Abstract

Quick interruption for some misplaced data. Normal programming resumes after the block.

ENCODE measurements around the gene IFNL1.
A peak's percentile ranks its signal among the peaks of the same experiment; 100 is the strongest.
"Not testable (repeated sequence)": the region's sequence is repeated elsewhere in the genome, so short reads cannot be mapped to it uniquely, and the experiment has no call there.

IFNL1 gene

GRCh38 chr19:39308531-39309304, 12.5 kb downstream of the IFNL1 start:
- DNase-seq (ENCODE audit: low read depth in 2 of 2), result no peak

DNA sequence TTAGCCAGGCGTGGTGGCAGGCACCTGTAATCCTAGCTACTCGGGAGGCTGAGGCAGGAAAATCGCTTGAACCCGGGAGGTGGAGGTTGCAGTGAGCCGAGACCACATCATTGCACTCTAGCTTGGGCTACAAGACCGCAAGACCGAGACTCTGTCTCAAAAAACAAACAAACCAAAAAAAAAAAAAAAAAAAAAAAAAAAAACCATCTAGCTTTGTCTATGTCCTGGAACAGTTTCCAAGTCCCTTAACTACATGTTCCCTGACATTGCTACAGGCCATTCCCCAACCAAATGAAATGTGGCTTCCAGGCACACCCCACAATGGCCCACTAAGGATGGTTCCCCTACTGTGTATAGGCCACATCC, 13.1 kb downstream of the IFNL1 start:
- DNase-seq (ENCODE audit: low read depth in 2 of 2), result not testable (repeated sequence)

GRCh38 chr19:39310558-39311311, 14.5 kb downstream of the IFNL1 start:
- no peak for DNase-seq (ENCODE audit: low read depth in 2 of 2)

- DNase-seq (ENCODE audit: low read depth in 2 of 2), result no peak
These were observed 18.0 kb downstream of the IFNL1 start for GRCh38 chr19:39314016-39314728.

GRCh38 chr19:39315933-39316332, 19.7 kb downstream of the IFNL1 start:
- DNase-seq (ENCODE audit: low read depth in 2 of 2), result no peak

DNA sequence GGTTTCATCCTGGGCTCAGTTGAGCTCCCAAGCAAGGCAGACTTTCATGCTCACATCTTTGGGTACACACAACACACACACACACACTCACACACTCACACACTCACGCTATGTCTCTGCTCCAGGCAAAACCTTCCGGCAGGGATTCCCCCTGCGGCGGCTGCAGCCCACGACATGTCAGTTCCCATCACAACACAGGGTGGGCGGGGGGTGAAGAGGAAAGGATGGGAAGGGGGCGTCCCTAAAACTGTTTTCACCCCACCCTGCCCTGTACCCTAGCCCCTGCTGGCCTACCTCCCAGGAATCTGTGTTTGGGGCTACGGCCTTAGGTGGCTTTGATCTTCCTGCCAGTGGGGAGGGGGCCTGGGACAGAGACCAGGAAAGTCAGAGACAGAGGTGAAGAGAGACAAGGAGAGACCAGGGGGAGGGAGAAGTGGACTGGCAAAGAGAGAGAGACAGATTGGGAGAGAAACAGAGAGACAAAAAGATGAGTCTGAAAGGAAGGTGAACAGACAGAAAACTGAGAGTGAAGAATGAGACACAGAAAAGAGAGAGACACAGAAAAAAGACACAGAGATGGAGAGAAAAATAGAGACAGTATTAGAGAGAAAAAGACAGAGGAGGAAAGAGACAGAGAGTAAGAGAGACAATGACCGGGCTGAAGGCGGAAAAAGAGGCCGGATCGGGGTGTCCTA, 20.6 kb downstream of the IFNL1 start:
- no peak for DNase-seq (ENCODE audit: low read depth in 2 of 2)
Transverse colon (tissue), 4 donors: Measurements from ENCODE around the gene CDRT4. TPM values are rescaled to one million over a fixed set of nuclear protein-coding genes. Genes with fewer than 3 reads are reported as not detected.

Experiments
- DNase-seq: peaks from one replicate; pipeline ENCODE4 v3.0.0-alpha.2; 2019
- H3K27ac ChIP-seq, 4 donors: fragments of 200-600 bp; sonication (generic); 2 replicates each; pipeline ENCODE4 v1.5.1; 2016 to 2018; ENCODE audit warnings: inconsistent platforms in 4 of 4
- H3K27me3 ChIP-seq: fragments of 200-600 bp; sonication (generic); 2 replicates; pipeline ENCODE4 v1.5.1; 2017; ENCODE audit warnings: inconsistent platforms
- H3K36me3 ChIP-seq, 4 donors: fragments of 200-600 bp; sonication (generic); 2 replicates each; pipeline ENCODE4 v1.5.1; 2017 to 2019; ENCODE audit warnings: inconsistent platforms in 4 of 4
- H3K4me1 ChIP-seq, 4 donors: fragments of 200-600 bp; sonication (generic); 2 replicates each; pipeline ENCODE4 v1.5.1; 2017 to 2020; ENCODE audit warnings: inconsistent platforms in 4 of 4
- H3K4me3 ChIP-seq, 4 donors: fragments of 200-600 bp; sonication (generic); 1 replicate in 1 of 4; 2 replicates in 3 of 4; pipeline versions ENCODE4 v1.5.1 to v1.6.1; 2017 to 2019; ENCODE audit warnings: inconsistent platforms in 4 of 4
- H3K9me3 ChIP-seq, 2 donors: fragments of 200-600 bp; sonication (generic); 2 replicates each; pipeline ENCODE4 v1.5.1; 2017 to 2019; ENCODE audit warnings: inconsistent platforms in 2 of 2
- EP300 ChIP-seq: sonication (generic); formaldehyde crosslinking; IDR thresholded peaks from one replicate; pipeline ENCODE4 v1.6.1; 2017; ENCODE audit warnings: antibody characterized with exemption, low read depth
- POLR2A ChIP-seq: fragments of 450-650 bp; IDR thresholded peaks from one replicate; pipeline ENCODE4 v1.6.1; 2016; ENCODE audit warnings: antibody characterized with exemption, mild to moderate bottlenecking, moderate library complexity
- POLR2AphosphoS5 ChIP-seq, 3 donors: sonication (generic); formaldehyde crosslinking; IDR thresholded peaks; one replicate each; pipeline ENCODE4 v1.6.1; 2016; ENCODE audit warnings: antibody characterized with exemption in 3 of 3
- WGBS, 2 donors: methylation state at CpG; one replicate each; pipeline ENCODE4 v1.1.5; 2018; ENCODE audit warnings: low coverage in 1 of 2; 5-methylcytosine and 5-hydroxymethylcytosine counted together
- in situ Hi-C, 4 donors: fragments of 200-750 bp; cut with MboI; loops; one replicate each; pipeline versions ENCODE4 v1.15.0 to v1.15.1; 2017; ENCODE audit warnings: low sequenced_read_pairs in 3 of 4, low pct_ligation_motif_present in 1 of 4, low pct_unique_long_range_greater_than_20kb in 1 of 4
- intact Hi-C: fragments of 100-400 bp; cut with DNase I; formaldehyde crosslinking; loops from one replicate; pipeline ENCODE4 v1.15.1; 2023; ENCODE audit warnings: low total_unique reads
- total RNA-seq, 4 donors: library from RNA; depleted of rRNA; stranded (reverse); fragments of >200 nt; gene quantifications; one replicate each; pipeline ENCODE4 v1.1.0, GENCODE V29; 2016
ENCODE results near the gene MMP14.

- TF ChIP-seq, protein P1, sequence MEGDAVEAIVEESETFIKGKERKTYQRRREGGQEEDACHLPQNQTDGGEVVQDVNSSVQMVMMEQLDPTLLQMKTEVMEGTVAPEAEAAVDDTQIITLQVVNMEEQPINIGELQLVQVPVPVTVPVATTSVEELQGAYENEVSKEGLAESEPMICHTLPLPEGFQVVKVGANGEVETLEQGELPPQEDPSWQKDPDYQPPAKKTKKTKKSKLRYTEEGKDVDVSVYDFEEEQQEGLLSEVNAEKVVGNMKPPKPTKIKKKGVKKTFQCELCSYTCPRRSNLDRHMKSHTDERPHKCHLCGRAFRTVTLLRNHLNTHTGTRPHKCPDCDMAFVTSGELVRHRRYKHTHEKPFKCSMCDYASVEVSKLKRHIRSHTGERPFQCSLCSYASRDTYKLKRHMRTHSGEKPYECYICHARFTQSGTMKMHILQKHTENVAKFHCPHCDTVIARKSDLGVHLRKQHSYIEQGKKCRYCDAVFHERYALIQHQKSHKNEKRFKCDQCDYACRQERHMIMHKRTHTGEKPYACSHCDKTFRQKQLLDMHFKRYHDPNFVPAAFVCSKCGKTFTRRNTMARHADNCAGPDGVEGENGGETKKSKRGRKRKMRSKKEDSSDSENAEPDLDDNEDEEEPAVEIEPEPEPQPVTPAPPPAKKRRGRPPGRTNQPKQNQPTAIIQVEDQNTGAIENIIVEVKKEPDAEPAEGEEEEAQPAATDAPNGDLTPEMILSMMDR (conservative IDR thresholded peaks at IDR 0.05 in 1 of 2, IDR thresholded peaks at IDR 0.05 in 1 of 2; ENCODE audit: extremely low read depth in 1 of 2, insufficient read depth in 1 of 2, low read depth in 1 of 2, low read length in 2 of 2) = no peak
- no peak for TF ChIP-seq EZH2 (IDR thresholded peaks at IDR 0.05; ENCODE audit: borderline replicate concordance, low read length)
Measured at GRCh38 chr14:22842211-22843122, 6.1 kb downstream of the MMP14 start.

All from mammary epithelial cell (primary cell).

This study explores the relationship between organizational red tape and work alienation. While bureaucratic controls have long been considered sources of worker detachment, the relationship between red tape and managerial alienation has not been explicitly tested. When managers encounter rules, regulations, or procedures that seem pointless yet burdensome, these encounters may simultaneously trigger the key psychological ingredients of alienation—powerlessness and meaninglessness. These in turn are expected to reduce organizational commitment, job involvement, and job satisfaction, alienation indicators used in this study. To test these expectations, the study uses data from the National Administrative Studies Project (NASP-II). NASP-II surveyed managers in state health and human service agencies, producing a response rate of approximately 53 percent. Statistical analyses indicate that perceived personnel red tape is a consistently negative and statistically significant influence in all alienation models. Perceived organizational red tape is statistically significant and negative in all but the job involvement model. Other bureaucratic control mechanisms included in the models also appear to be sources of alienation, including centralization and technology routineness. However, formalization appears to be a mitigating, not exacerbating, influence on alienation. Considered together, these results suggest that red tape and other forms of bureaucratic control have adverse effects on the psychological attachment felt by public managers to their workplace.

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